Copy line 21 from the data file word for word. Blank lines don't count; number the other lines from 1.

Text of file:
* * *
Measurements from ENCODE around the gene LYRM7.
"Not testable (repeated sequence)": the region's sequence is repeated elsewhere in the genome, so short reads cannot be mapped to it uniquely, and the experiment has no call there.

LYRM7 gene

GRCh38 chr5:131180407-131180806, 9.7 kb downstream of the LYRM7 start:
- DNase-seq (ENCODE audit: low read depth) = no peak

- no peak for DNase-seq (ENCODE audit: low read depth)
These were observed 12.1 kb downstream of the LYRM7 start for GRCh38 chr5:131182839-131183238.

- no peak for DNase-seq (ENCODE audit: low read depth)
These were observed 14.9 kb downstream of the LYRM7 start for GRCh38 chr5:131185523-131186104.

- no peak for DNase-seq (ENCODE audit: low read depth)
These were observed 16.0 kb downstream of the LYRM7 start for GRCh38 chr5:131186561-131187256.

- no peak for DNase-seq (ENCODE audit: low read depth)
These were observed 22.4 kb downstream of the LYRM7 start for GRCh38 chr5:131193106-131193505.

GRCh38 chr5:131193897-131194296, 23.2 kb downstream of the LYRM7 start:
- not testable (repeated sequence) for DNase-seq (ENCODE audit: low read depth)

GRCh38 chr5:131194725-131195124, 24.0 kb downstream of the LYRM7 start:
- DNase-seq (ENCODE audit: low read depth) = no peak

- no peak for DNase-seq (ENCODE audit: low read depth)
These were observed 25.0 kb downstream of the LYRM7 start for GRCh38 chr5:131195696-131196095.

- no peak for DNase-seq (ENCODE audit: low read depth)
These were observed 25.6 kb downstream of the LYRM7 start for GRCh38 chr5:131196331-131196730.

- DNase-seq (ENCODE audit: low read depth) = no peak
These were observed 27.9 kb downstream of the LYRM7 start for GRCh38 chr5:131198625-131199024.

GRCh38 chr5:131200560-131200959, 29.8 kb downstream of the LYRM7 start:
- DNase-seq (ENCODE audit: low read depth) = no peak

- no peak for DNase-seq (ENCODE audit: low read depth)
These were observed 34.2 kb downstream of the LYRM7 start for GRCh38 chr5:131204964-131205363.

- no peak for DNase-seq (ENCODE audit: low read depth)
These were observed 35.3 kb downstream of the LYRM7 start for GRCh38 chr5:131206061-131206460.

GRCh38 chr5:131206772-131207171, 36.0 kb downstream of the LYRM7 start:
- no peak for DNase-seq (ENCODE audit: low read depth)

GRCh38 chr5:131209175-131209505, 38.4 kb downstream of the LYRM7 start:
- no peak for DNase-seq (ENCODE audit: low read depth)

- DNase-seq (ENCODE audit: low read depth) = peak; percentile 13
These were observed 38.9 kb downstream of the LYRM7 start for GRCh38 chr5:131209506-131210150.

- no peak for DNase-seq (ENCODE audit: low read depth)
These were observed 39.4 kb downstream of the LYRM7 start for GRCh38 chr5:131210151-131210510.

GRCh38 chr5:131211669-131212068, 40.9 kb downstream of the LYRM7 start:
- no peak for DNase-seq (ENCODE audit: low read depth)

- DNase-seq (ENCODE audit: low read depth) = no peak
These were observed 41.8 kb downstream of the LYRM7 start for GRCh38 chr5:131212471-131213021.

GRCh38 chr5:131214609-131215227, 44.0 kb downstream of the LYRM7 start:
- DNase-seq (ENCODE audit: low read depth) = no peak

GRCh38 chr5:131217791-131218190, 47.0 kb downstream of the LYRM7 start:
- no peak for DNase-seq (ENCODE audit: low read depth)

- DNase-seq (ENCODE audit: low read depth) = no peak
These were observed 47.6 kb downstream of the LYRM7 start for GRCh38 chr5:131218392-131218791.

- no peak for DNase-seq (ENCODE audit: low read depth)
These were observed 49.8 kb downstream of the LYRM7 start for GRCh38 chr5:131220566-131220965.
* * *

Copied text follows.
These were observed 25.6 kb downstream of the LYRM7 start for GRCh38 chr5:131196331-131196730.